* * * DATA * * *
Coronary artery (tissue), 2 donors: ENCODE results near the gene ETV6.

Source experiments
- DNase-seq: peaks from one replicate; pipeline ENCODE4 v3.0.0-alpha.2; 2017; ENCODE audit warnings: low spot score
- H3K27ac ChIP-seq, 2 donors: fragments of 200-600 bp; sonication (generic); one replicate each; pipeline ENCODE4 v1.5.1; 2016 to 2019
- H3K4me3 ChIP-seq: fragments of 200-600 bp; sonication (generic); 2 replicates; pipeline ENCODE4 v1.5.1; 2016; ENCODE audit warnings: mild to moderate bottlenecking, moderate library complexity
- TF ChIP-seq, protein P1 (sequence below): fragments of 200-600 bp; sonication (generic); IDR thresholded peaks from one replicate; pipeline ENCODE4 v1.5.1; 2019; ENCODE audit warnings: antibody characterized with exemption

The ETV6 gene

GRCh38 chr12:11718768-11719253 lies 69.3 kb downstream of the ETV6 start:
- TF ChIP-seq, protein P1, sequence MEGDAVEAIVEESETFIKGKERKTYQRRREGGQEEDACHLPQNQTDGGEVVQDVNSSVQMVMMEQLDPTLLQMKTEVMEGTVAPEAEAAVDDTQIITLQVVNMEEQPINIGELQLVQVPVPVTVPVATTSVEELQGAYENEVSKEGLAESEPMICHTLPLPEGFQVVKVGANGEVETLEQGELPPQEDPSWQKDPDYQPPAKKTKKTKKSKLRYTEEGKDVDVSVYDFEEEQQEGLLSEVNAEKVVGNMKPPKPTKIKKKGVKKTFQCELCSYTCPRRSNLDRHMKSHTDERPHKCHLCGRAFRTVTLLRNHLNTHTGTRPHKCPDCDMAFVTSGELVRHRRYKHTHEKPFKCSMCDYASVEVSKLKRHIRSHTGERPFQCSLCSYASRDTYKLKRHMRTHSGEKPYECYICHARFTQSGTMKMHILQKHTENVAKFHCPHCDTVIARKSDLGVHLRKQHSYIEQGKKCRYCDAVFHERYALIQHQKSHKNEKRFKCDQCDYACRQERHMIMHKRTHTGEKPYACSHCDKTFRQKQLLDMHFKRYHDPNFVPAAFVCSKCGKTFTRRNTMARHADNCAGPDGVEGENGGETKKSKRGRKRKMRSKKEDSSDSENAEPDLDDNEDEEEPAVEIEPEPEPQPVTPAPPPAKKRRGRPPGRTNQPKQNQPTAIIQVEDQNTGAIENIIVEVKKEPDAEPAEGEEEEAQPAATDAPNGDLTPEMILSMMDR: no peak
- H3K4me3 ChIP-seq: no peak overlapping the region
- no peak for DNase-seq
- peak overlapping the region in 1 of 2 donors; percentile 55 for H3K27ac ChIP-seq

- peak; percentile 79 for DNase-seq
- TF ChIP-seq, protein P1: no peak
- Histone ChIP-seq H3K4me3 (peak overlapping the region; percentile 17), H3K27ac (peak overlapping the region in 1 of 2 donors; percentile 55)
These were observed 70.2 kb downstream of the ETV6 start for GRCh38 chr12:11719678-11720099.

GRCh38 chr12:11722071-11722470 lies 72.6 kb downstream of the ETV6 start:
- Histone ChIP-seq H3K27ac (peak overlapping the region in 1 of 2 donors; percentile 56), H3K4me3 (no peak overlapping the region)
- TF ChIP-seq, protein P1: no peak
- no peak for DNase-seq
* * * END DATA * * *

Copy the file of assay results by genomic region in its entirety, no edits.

Coronary artery (tissue), 2 donors: ENCODE results near the gene ETV6.

Source experiments
- DNase-seq: peaks from one replicate; pipeline ENCODE4 v3.0.0-alpha.2; 2017; ENCODE audit warnings: low spot score
- H3K27ac ChIP-seq, 2 donors: fragments of 200-600 bp; sonication (generic); one replicate each; pipeline ENCODE4 v1.5.1; 2016 to 2019
- H3K4me3 ChIP-seq: fragments of 200-600 bp; sonication (generic); 2 replicates; pipeline ENCODE4 v1.5.1; 2016; ENCODE audit warnings: mild to moderate bottlenecking, moderate library complexity
- TF ChIP-seq, protein P1 (sequence below): fragments of 200-600 bp; sonication (generic); IDR thresholded peaks from one replicate; pipeline ENCODE4 v1.5.1; 2019; ENCODE audit warnings: antibody characterized with exemption

The ETV6 gene

GRCh38 chr12:11718768-11719253 lies 69.3 kb downstream of the ETV6 start:
- TF ChIP-seq, protein P1, sequence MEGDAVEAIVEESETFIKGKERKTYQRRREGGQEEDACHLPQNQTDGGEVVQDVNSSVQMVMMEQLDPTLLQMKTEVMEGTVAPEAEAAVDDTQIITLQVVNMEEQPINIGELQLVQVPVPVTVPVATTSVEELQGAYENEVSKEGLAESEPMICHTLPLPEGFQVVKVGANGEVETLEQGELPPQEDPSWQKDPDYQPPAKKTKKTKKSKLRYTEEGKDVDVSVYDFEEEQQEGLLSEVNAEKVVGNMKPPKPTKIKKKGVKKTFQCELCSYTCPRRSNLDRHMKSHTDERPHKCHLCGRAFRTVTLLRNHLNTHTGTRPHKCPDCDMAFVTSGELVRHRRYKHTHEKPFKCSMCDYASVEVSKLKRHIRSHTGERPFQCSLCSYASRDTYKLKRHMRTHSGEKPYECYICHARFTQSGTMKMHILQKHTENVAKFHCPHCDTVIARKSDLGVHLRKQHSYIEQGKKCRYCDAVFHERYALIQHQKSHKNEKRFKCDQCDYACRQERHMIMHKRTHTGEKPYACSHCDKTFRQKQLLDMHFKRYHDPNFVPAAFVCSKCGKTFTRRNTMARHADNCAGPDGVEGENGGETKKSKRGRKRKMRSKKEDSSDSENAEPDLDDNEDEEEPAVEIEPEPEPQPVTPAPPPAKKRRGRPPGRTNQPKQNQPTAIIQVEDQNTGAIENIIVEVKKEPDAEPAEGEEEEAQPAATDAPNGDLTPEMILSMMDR: no peak
- H3K4me3 ChIP-seq: no peak overlapping the region
- no peak for DNase-seq
- peak overlapping the region in 1 of 2 donors; percentile 55 for H3K27ac ChIP-seq

- peak; percentile 79 for DNase-seq
- TF ChIP-seq, protein P1: no peak
- Histone ChIP-seq H3K4me3 (peak overlapping the region; percentile 17), H3K27ac (peak overlapping the region in 1 of 2 donors; percentile 55)
These were observed 70.2 kb downstream of the ETV6 start for GRCh38 chr12:11719678-11720099.

GRCh38 chr12:11722071-11722470 lies 72.6 kb downstream of the ETV6 start:
- Histone ChIP-seq H3K27ac (peak overlapping the region in 1 of 2 donors; percentile 56), H3K4me3 (no peak overlapping the region)
- TF ChIP-seq, protein P1: no peak
- no peak for DNase-seq